• Eliminates the expense of establishing a financial infrastructure within a nation to extend financial access to the unbanked population.
  • Can establish a direct link between consumers and central banks, thereby eliminating the necessity for costly infrastructure.

CBDCs vs. Cryptocurrencies

The cryptocurrency ecosystems offer a glimpse into an alternative currency system where stringent regulations do not govern each transaction. These systems are challenging to replicate or counterfeit and are safeguarded by consensus mechanisms that deter tampering. Moreover, cryptocurrencies operate in an unregulated and decentralized manner. Their worth is determined by investor sentiments, usage patterns, and user engagement. They are highly volatile assets, primarily suited for speculative purposes, rendering them less suitable for integration into a financial system that prioritizes stability. In contrast, central bank digital currencies (CBDCs) closely mimic the value of fiat currency and are engineered for stability and security.

 

Could central bank digital currencies (CBDCs) impact the transmission of monetary policy?

CBDCs have the potential to impact the macroeconomic landscape that underlies the transmission of monetary policy. Offering a secure store of value and efficient payment mechanism, CBDCs can intensify competition for deposit funding, elevate the portion of banks’ wholesale funding, and diminish bank profits. Additionally, CBDCs have the capacity to enhance financial inclusion and mitigate the prevalence of dollarization or cryptoization. These alterations in the macroeconomic context have the potential to reinforce the channels through which monetary policy is transmitted, provided that the CBDC is appropriately designed. In typical circumstances, moderate levels of CBDC holdings are anticipated to have relatively minor effects on the transmission of monetary policy. However, in environments characterized by low interest rates or financial market strain, the impact of CBDCs can become more pronounced, particularly as the relative value of CBDCs rises. A non-interest-bearing CBDC could solidify the zero lower bound for interest rates. Lastly, CBDCs could heighten the risk of flight to safety from retail bank deposits during periods of market turbulence.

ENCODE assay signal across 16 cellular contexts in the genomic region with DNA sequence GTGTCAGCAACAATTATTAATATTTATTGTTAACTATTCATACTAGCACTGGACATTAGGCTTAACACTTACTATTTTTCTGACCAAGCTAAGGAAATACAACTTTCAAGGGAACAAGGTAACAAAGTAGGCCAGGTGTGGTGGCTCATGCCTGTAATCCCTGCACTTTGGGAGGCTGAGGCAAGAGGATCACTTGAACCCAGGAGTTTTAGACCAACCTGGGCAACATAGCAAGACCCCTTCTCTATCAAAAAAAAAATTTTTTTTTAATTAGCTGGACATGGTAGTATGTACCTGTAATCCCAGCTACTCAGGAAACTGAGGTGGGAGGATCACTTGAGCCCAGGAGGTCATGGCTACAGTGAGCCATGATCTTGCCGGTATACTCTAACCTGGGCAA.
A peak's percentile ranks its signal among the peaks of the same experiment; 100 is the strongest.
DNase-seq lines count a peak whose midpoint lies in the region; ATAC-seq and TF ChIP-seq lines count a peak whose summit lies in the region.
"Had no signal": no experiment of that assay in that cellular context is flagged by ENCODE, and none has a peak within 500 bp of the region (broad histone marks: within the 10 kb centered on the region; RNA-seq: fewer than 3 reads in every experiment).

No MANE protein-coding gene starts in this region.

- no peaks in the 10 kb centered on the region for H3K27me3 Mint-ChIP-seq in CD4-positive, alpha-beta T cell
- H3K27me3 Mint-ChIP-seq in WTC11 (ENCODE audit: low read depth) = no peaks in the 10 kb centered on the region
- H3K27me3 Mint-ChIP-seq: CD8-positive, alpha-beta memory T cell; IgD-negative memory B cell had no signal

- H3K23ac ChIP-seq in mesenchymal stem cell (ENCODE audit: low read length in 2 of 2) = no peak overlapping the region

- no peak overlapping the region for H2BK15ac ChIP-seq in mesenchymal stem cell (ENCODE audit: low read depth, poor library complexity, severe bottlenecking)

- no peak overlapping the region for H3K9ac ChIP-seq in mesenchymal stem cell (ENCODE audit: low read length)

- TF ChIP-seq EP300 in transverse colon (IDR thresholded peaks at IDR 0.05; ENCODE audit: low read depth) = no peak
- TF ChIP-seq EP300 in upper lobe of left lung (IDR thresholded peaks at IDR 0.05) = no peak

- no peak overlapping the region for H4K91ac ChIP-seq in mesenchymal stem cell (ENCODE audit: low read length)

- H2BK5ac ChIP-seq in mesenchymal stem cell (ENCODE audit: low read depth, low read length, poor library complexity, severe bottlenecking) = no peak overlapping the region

Conclusion

Financial inclusion is often a primary policy objective for a retail CBDC, particularly in emerging and lower-income nations. When appropriately crafted to tackle barriers to financial inclusion, CBDCs have the potential to be embraced as a payment mechanism by populations lacking access to traditional financial services. CBDCs can be structured to replicate some of the favorable attributes of cash, such as providing payment access without the necessity of a bank account, instilling trust associated with central bank-backed currency, offering minimal or no transaction fees, and imposing less stringent identity requirements for low-risk individuals who encounter challenges in obtaining formal identification documentation. Nonetheless, it is imperative to maintain full compliance with financial integrity standards.

Furthermore, CBDCs can offer advantages beyond those of physical cash, such as facilitating the development of financial histories to broaden access to credit. Consequently, CBDCs can serve as a pivotal entry point into the formal financial system. As a public-sector-led initiative devoid of profit motives, CBDCs have the potential to stimulate competition by reducing the costs of payments and financial services. Additionally, CBDCs can cater to the needs of remote and low-income populations that are underserved by the private sector, by being available on various hardware devices and functioning in offline environments.

However, it is crucial to acknowledge that while CBDCs offer significant potential, they are not a panacea for financial inclusion. They can encounter common barriers faced by digital products, such as disparities in digital and financial literacy, as well as limited access to electricity and digital networks. Therefore, policymakers should conduct comprehensive assessments of various policies and initiatives, including but not limited to CBDCs, to effectively support financial inclusion based on the specific needs and circumstances of each country.

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Modupe Folarin is a multifaceted individual driven by a passion for Tech Innovations, Creativity and Business Branding.As a prolific writer and business brand promoter, she wields words with strategic precision, helping businesses and individuals tell their stories and amplify their presence in the digital sphere.